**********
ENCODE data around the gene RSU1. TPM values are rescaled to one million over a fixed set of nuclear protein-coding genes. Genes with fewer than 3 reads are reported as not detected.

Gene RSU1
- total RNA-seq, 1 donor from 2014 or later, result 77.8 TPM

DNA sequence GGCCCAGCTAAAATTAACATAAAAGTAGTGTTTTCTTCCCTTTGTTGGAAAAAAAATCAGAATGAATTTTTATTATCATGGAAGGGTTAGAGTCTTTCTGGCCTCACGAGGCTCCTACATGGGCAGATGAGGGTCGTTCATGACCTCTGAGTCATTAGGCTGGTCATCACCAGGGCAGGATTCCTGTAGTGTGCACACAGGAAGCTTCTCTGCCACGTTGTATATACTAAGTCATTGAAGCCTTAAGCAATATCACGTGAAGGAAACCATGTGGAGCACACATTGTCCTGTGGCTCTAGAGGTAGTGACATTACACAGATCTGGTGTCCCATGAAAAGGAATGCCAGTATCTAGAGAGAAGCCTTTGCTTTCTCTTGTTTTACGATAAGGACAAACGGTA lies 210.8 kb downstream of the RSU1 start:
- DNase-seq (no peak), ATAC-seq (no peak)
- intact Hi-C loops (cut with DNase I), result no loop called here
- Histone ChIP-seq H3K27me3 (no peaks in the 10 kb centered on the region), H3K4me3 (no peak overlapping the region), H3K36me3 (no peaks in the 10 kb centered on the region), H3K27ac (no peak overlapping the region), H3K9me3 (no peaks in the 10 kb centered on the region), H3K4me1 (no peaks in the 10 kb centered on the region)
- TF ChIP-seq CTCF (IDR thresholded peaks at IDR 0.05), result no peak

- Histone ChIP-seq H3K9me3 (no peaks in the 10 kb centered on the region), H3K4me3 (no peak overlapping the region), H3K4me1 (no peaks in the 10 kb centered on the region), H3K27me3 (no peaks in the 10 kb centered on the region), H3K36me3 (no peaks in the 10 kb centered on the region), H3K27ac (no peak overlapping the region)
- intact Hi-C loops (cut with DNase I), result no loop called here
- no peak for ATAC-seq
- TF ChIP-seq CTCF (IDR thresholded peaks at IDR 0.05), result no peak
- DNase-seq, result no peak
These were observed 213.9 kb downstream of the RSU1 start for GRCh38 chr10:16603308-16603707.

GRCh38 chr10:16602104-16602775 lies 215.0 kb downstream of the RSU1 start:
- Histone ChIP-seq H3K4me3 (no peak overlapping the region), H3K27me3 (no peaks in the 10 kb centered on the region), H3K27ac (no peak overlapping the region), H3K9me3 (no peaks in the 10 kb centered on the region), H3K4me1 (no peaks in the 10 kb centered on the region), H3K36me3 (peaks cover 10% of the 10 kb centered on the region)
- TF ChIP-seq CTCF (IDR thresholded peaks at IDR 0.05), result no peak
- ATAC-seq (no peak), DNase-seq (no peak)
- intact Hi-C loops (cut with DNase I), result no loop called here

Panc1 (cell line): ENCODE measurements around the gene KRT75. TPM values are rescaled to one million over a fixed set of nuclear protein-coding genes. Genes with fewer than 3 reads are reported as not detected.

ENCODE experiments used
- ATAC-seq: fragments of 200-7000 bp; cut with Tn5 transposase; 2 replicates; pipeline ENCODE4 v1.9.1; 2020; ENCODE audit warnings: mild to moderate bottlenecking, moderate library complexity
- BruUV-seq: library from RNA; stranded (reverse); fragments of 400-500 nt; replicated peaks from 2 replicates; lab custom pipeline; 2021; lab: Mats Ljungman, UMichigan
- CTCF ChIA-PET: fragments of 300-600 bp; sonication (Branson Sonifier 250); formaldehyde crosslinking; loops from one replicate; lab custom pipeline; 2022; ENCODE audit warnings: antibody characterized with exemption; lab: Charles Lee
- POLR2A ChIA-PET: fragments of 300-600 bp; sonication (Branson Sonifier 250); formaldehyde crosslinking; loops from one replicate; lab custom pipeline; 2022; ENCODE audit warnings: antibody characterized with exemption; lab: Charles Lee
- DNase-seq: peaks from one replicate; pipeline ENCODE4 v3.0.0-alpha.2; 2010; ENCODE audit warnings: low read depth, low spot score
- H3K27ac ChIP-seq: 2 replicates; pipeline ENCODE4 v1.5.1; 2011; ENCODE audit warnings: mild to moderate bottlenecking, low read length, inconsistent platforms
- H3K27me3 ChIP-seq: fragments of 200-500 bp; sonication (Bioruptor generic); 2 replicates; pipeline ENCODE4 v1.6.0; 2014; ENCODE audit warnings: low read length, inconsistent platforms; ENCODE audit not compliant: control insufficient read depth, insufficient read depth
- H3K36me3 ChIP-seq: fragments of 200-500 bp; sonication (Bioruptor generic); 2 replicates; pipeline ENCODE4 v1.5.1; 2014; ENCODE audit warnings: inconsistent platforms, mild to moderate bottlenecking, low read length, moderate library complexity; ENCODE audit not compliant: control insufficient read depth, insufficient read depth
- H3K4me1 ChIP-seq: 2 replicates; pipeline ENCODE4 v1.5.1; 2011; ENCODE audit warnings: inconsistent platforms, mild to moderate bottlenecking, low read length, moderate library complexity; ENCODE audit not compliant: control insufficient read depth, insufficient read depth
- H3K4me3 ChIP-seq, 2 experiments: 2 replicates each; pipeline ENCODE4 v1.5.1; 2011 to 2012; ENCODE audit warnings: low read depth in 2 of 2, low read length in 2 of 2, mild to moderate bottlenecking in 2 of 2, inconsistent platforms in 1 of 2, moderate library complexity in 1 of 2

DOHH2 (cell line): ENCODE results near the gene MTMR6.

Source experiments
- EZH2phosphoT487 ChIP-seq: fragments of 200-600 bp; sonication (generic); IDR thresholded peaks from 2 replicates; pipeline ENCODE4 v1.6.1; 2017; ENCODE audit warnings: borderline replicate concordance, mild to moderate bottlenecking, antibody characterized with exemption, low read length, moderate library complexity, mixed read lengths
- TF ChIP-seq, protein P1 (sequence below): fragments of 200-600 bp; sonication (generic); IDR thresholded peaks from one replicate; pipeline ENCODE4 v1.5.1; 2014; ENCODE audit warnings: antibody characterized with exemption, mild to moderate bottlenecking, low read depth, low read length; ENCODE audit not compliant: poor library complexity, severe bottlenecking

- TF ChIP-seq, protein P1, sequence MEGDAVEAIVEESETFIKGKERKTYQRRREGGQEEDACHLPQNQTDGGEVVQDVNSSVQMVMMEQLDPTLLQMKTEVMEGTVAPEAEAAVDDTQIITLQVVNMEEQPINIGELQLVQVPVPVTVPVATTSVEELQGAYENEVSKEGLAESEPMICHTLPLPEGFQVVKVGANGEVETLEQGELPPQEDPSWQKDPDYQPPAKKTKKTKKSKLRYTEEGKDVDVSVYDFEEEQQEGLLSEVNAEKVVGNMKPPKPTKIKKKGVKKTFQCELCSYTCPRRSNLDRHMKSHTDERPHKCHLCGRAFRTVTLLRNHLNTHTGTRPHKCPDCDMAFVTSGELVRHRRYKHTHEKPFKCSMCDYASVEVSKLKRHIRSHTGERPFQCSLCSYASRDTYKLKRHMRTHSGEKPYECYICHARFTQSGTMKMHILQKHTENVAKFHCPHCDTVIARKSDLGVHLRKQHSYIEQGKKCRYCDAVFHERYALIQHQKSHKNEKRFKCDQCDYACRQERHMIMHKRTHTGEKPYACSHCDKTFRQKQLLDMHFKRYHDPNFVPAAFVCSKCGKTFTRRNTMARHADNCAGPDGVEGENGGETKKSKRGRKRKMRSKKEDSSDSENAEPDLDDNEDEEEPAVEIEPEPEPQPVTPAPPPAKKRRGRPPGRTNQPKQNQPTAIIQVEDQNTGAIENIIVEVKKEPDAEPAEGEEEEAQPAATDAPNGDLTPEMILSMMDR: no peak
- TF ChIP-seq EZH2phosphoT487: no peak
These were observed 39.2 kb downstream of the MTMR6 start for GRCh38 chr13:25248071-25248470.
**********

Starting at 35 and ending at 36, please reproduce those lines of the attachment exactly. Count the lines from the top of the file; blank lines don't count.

- TF ChIP-seq, protein P1 (sequence below): fragments of 200-600 bp; sonication (generic); IDR thresholded peaks from one replicate; pipeline ENCODE4 v1.5.1; 2014; ENCODE audit warnings: antibody characterized with exemption, mild to moderate bottlenecking, low read depth, low read length; ENCODE audit not compliant: poor library complexity, severe bottlenecking

- TF ChIP-seq, protein P1, sequence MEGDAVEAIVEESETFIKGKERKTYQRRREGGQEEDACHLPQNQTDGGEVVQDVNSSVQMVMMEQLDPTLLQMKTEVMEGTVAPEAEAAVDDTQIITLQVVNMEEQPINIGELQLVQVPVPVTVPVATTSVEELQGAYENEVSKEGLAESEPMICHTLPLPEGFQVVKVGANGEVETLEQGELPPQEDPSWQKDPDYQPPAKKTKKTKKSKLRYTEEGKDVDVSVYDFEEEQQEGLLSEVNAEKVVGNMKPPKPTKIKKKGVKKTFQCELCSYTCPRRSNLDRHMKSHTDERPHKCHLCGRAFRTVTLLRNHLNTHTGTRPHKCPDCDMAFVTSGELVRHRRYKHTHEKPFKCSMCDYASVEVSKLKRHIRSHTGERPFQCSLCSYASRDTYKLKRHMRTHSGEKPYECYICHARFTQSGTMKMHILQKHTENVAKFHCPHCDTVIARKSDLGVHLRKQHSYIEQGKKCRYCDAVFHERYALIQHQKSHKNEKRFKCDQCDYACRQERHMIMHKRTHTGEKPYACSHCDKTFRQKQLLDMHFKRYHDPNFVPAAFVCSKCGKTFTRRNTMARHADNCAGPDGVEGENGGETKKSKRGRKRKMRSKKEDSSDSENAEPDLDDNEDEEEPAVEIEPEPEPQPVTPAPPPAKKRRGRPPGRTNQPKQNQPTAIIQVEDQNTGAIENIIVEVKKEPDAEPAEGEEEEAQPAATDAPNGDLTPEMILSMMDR: no peak